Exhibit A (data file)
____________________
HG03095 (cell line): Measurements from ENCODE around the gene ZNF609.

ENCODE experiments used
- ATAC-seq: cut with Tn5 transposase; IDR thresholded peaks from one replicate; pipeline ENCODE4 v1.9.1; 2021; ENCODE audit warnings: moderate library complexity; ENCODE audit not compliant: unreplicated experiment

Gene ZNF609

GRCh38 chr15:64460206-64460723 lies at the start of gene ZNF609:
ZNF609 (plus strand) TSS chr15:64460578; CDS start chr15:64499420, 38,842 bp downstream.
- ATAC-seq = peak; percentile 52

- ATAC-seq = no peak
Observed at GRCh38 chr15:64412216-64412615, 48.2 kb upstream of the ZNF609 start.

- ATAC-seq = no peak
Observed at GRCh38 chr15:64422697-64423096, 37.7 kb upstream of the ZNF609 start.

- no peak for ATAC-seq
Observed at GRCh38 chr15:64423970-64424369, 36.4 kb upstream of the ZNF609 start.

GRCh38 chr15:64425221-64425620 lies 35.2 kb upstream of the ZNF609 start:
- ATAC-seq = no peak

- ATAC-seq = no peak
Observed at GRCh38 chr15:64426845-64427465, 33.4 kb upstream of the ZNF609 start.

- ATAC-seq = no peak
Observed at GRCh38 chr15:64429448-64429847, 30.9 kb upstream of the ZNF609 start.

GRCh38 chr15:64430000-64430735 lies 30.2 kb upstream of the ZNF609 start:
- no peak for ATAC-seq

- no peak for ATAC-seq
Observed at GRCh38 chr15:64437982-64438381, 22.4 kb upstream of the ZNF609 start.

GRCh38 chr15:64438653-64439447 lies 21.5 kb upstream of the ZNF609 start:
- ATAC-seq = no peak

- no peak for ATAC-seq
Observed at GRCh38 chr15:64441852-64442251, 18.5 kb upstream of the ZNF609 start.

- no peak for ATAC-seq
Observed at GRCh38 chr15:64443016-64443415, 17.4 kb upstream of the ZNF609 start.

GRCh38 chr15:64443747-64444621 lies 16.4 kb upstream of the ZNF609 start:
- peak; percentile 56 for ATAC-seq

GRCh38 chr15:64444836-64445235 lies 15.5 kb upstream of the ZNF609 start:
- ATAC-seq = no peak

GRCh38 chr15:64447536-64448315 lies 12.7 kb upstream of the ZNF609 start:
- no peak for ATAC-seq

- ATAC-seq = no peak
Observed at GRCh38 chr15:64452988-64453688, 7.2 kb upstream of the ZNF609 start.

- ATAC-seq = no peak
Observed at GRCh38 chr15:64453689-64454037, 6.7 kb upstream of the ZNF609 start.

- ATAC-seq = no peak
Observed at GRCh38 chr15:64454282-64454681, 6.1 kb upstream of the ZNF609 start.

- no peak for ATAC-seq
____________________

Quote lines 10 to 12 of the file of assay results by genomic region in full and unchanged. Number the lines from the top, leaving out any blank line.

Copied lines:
- ATAC-seq = no peak
Observed at GRCh38 chr15:64422697-64423096, 37.7 kb upstream of the ZNF609 start.

- no peak for ATAC-seq